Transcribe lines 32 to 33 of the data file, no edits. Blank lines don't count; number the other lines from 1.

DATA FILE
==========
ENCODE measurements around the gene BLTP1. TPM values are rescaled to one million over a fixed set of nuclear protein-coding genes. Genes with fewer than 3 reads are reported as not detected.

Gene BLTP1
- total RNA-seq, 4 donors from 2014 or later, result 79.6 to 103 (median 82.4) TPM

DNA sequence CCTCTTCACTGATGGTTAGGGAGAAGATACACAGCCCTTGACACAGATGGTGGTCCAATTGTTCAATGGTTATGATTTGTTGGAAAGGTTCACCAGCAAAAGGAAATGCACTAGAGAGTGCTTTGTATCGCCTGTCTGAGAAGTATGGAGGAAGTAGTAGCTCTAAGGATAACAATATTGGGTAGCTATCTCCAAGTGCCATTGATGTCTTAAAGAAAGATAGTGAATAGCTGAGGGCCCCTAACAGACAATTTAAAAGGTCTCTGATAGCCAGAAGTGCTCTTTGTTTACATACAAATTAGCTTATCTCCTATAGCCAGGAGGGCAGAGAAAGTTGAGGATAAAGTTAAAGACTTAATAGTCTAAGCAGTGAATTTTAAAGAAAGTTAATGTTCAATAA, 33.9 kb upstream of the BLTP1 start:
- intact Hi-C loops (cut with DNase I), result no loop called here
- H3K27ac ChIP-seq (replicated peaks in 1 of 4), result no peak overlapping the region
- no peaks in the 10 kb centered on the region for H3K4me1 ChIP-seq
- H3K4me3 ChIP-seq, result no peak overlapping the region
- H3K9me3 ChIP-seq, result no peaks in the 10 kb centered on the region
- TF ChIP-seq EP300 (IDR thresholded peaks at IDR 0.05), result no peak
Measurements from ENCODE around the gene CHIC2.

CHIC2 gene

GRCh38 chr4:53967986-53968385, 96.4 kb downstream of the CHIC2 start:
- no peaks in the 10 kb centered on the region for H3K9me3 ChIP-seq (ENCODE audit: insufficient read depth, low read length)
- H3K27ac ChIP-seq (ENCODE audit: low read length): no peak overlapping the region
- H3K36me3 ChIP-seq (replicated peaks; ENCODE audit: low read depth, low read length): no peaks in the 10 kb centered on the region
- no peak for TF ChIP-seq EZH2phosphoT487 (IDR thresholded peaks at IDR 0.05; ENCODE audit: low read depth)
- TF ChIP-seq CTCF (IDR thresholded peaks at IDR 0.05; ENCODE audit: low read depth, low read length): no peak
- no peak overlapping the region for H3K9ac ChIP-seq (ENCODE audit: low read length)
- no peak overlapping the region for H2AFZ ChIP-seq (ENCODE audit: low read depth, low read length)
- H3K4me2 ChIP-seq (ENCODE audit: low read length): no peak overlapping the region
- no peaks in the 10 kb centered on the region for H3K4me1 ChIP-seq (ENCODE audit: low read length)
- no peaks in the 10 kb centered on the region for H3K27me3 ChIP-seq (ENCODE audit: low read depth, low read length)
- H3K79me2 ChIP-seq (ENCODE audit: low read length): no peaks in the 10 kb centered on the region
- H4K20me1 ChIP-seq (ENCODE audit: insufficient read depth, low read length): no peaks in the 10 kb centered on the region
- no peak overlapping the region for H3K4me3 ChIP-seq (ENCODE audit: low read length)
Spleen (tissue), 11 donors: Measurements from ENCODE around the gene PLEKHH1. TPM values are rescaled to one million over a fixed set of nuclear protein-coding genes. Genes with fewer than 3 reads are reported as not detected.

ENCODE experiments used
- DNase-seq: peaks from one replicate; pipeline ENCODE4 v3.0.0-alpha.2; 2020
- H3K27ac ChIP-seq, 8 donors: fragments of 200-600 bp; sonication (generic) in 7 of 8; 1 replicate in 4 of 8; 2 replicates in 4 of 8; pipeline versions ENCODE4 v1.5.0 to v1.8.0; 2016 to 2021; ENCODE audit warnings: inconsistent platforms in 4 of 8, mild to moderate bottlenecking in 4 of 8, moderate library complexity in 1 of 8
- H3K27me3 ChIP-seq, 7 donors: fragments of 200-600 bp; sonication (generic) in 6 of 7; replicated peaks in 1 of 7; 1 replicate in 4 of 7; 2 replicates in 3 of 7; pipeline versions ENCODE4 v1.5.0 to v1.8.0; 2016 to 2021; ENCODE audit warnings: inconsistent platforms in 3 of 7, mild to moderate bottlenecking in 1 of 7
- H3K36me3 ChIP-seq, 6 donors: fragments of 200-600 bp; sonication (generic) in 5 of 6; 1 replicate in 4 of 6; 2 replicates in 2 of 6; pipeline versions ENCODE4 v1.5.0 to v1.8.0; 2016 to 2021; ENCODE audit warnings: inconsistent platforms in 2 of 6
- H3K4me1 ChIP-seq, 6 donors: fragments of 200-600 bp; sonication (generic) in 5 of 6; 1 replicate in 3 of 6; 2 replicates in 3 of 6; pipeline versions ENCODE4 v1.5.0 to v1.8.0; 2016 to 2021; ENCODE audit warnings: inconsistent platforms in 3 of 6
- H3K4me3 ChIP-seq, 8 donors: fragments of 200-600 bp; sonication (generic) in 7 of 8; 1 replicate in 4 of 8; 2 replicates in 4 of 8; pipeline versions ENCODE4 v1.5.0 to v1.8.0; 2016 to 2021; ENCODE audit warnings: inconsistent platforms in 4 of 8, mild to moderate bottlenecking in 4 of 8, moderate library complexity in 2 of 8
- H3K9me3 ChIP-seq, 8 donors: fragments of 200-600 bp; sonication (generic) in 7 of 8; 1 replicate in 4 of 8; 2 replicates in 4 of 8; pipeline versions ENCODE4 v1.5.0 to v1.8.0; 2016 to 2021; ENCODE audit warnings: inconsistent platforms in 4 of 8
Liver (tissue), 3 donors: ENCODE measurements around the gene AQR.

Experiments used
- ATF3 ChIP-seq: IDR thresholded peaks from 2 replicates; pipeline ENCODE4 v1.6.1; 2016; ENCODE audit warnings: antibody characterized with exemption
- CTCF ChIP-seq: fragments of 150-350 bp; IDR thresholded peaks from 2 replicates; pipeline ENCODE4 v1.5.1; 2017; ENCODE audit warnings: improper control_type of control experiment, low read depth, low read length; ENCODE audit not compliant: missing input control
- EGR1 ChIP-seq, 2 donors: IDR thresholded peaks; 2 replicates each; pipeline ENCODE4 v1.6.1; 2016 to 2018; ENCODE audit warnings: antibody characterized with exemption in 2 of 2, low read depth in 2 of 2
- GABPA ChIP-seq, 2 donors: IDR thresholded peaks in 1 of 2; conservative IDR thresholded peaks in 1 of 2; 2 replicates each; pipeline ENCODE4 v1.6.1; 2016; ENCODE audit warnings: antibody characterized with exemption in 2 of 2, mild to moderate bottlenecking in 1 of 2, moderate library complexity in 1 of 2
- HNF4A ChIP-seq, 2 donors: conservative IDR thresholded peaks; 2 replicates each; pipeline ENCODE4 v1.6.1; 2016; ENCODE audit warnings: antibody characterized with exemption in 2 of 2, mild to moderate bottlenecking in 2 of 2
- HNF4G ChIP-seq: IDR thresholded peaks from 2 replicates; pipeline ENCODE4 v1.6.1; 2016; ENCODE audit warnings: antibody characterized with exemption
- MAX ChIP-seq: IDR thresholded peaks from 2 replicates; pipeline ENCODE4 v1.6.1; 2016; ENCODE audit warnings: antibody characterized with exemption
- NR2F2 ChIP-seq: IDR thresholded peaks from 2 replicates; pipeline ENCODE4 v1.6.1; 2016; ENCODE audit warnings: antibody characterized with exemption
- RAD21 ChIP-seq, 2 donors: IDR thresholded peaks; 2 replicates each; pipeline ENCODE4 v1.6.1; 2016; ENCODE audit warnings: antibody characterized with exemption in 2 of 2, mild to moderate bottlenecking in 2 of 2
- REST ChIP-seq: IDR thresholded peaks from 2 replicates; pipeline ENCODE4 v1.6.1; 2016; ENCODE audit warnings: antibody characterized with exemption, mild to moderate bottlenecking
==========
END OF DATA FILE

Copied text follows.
- H3K36me3 ChIP-seq, 6 donors: fragments of 200-600 bp; sonication (generic) in 5 of 6; 1 replicate in 4 of 6; 2 replicates in 2 of 6; pipeline versions ENCODE4 v1.5.0 to v1.8.0; 2016 to 2021; ENCODE audit warnings: inconsistent platforms in 2 of 6
- H3K4me1 ChIP-seq, 6 donors: fragments of 200-600 bp; sonication (generic) in 5 of 6; 1 replicate in 3 of 6; 2 replicates in 3 of 6; pipeline versions ENCODE4 v1.5.0 to v1.8.0; 2016 to 2021; ENCODE audit warnings: inconsistent platforms in 3 of 6